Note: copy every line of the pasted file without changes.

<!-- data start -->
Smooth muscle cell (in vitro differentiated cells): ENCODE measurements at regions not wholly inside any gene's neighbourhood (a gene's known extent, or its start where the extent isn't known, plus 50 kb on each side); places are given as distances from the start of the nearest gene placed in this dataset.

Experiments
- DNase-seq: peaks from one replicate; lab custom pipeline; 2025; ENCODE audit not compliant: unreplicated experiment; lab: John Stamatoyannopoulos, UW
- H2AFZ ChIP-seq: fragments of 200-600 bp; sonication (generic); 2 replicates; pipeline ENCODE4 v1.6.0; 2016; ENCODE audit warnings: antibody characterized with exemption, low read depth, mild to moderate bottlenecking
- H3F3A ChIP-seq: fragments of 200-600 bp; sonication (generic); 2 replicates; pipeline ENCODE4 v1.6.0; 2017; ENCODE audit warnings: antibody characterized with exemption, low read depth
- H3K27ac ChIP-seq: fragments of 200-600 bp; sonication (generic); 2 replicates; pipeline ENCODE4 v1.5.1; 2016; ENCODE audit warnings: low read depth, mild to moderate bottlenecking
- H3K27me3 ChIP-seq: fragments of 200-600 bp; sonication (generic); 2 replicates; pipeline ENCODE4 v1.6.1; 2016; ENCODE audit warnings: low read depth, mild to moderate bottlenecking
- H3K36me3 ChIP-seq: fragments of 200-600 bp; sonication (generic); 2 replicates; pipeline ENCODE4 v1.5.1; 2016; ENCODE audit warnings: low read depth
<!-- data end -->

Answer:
Smooth muscle cell (in vitro differentiated cells): ENCODE measurements at regions not wholly inside any gene's neighbourhood (a gene's known extent, or its start where the extent isn't known, plus 50 kb on each side); places are given as distances from the start of the nearest gene placed in this dataset.

Experiments
- DNase-seq: peaks from one replicate; lab custom pipeline; 2025; ENCODE audit not compliant: unreplicated experiment; lab: John Stamatoyannopoulos, UW
- H2AFZ ChIP-seq: fragments of 200-600 bp; sonication (generic); 2 replicates; pipeline ENCODE4 v1.6.0; 2016; ENCODE audit warnings: antibody characterized with exemption, low read depth, mild to moderate bottlenecking
- H3F3A ChIP-seq: fragments of 200-600 bp; sonication (generic); 2 replicates; pipeline ENCODE4 v1.6.0; 2017; ENCODE audit warnings: antibody characterized with exemption, low read depth
- H3K27ac ChIP-seq: fragments of 200-600 bp; sonication (generic); 2 replicates; pipeline ENCODE4 v1.5.1; 2016; ENCODE audit warnings: low read depth, mild to moderate bottlenecking
- H3K27me3 ChIP-seq: fragments of 200-600 bp; sonication (generic); 2 replicates; pipeline ENCODE4 v1.6.1; 2016; ENCODE audit warnings: low read depth, mild to moderate bottlenecking
- H3K36me3 ChIP-seq: fragments of 200-600 bp; sonication (generic); 2 replicates; pipeline ENCODE4 v1.5.1; 2016; ENCODE audit warnings: low read depth